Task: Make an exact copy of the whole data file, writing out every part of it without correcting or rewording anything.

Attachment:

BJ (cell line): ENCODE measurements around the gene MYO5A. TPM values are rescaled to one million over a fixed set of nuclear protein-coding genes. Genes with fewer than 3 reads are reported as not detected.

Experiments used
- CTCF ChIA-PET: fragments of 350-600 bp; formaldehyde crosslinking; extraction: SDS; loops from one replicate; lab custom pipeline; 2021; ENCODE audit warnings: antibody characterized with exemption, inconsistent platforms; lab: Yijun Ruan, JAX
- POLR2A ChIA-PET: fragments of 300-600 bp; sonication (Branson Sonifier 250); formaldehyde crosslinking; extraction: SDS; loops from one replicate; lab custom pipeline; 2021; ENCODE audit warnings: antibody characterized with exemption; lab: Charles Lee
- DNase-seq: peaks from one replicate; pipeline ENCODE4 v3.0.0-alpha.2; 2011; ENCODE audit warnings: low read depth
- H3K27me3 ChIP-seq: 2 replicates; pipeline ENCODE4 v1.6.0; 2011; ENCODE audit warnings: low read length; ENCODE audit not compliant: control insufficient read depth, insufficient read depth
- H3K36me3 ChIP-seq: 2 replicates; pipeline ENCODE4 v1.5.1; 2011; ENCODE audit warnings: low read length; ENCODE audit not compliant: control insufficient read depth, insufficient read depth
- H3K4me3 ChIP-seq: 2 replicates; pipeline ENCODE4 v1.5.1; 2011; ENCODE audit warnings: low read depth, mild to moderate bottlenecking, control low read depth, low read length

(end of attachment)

BJ (cell line): ENCODE measurements around the gene MYO5A. TPM values are rescaled to one million over a fixed set of nuclear protein-coding genes. Genes with fewer than 3 reads are reported as not detected.

Experiments used
- CTCF ChIA-PET: fragments of 350-600 bp; formaldehyde crosslinking; extraction: SDS; loops from one replicate; lab custom pipeline; 2021; ENCODE audit warnings: antibody characterized with exemption, inconsistent platforms; lab: Yijun Ruan, JAX
- POLR2A ChIA-PET: fragments of 300-600 bp; sonication (Branson Sonifier 250); formaldehyde crosslinking; extraction: SDS; loops from one replicate; lab custom pipeline; 2021; ENCODE audit warnings: antibody characterized with exemption; lab: Charles Lee
- DNase-seq: peaks from one replicate; pipeline ENCODE4 v3.0.0-alpha.2; 2011; ENCODE audit warnings: low read depth
- H3K27me3 ChIP-seq: 2 replicates; pipeline ENCODE4 v1.6.0; 2011; ENCODE audit warnings: low read length; ENCODE audit not compliant: control insufficient read depth, insufficient read depth
- H3K36me3 ChIP-seq: 2 replicates; pipeline ENCODE4 v1.5.1; 2011; ENCODE audit warnings: low read length; ENCODE audit not compliant: control insufficient read depth, insufficient read depth
- H3K4me3 ChIP-seq: 2 replicates; pipeline ENCODE4 v1.5.1; 2011; ENCODE audit warnings: low read depth, mild to moderate bottlenecking, control low read depth, low read length